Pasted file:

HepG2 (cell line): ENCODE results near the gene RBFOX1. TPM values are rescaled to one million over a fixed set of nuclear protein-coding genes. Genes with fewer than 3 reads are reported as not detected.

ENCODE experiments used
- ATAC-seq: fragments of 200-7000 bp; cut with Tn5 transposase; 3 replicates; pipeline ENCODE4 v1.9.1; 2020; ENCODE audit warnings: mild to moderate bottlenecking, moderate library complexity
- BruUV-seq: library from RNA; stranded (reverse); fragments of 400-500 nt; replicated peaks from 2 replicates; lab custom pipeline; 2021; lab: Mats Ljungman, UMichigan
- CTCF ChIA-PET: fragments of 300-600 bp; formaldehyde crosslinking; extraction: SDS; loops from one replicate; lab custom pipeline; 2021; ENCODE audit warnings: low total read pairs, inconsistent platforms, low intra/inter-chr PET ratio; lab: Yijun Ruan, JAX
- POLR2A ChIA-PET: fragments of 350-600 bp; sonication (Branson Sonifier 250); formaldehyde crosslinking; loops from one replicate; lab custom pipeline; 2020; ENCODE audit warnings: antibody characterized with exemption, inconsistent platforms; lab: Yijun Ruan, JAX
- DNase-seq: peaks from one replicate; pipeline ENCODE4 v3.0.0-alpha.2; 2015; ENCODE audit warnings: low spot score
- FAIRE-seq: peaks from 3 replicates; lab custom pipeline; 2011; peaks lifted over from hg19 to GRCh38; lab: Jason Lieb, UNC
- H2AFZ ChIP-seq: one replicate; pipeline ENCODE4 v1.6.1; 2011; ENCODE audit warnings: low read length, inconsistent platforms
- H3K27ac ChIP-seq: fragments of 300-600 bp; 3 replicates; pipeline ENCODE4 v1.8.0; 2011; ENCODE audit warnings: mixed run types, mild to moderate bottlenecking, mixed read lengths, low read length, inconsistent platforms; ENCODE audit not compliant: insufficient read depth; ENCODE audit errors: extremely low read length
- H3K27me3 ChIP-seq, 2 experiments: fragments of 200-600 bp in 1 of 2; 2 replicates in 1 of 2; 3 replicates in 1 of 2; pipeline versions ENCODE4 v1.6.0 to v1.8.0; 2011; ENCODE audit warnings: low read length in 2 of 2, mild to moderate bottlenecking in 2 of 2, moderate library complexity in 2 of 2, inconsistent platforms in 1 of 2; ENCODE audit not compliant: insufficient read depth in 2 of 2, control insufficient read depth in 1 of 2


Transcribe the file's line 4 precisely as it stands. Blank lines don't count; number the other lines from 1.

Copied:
- BruUV-seq: library from RNA; stranded (reverse); fragments of 400-500 nt; replicated peaks from 2 replicates; lab custom pipeline; 2021; lab: Mats Ljungman, UMichigan